Healthcare as a category is driven by a prevalence of credible information to help consumers confirm the quality of their products, formula benefits, and indications of use. Seventy-three percent of consumers consider transparency—defined by more easily accessible information on quality assurance and potential health outcomes—more important than price. And 40 percent of these consumers say that no transparency leads to such little confidence that they will stay out of a consumer health category like dietary supplements.

There is also a distrust in dietary supplements among some healthcare professionals. Research suggests that only 50 percent (and up to 70 percent in selected specialties) recommend the use of supplements, with less than 40 percent confident in their use. (PLoS. 2019 and Nutr J. 2009 Jul 1;8:29) However, that lack of confidence may be due to a lack of education around the category. Recent surveys assessing healthcare providers level of knowledge on dietary supplements show average scores of 56.5/100. (PLoS. 2019, Nutr J. 2009, and Pew Trust Survey)  The need for professional education, alongside consumer education, is critical to building trust in the category, as consumers will continue to turn to their healthcare providers for information.

Creating a path forward

The good news is that there are tangible steps that can be taken. Industry can focus on three key areas to leverage transparency that builds consumer trust in the category: credible information and education, increasing compliance with current good manufacturing practices (cGMPs) and regulatory reform.

First, we must start with credible and balanced communications and education. As an industry, we know we have strong supporting evidence with good science and relevant clinical insights for many of our products and ingredients. However, exaggerated or misrepresented product claims contribute to a lack of confidence and erodes trust among consumers and healthcare providers. Balanced and accurate communications must be the standard of the industry.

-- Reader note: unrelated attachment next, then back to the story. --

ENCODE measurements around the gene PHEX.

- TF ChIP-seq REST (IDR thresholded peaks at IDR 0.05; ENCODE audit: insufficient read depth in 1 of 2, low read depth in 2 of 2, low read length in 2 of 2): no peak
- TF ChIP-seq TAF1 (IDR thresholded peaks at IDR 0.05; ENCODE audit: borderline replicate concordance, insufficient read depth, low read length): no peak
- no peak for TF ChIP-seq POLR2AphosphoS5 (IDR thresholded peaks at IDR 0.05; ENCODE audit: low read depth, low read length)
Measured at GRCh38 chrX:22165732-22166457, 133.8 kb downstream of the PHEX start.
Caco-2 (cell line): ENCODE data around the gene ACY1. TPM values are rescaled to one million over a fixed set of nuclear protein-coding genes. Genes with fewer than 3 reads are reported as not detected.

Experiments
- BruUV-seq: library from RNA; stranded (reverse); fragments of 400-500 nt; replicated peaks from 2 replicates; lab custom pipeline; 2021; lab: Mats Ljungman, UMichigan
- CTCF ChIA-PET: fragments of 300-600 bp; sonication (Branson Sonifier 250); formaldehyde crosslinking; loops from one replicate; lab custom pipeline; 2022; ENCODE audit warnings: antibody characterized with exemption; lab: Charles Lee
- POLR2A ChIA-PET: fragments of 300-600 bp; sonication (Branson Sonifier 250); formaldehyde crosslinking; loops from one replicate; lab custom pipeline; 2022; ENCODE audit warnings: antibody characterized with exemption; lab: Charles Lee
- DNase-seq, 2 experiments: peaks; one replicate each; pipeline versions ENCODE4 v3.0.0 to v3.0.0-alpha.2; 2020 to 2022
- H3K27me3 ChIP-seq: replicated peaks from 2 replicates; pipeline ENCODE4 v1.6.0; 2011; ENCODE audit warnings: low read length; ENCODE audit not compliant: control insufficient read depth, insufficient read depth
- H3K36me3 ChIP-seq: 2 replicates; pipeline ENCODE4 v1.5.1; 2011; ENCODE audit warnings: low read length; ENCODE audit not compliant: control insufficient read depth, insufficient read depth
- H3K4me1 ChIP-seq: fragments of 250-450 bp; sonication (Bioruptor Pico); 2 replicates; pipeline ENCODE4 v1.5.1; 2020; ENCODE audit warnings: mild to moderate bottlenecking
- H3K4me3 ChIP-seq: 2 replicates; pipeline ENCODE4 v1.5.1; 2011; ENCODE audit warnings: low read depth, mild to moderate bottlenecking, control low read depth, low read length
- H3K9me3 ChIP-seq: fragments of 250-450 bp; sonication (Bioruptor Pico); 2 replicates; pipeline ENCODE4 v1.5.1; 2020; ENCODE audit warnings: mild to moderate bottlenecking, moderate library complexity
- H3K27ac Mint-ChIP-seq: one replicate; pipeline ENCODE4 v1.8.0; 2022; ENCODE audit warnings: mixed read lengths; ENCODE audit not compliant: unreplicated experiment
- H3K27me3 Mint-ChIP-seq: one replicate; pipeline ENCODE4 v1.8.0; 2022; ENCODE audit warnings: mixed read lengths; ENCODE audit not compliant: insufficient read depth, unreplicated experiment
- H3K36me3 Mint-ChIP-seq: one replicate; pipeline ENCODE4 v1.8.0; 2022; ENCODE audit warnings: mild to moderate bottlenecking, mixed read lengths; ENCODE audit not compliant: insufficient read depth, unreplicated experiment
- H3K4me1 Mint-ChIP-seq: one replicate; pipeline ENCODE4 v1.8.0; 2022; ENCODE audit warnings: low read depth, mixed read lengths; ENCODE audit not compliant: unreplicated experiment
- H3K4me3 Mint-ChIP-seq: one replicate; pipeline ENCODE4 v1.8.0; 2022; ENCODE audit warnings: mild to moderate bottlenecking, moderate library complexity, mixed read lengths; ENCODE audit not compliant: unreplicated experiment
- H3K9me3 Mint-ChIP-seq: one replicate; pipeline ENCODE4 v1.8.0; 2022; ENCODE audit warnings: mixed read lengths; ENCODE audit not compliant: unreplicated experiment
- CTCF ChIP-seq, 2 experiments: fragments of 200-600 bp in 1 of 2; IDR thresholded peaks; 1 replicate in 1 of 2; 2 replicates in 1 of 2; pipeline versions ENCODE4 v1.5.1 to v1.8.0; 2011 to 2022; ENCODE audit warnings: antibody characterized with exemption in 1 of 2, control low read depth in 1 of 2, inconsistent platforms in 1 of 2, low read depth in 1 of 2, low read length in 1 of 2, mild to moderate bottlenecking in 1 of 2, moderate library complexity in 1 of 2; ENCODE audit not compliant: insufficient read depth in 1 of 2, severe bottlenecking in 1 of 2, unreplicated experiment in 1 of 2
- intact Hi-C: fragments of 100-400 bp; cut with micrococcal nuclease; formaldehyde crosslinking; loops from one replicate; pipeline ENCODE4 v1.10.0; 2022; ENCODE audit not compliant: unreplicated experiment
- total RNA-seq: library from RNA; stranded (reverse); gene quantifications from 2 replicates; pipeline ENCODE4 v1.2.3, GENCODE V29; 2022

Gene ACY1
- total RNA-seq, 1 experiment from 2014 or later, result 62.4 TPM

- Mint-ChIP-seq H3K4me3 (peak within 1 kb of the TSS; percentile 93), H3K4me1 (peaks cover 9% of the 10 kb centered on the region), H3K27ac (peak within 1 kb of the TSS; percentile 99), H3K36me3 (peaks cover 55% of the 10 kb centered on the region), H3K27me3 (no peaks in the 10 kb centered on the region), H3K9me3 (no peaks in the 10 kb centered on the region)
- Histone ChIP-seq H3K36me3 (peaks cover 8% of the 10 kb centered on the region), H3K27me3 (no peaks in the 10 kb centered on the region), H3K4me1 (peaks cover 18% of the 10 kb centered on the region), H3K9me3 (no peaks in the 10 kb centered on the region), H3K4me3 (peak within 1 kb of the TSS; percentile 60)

All companies in the category should also take advantage of the great resources and information from National Institutes of Health (NIH) Office of Dietary Supplements (ODS), Centers for Disease Control and Prevention (CDC), FDA Office of Dietary Supplement Programs (ODSP), USDA Health and Human Services (HHS), along with other agencies and institutions. Collectively, we can encourage the category to strive to deliver a robust standard of information and continuously update this information through ongoing investment in research and educational programming.

Industry investment can help advance category information and create a high level of consumer confidence that will support category growth. Increasing support for conducting more clinical studies, outcomes research and innovative developments will help fill gaps of scientific information and build greater confidence, especially with the scientific and clinical community. This research can be integrated into strong educational programs and the network of supporting companies that provide services to industry, including analytical laboratories, marketing agencies, education and business consultants to expand reach and influence. With new resources and more education, we can grow the understanding and trust of the category among consumers and healthcare providers.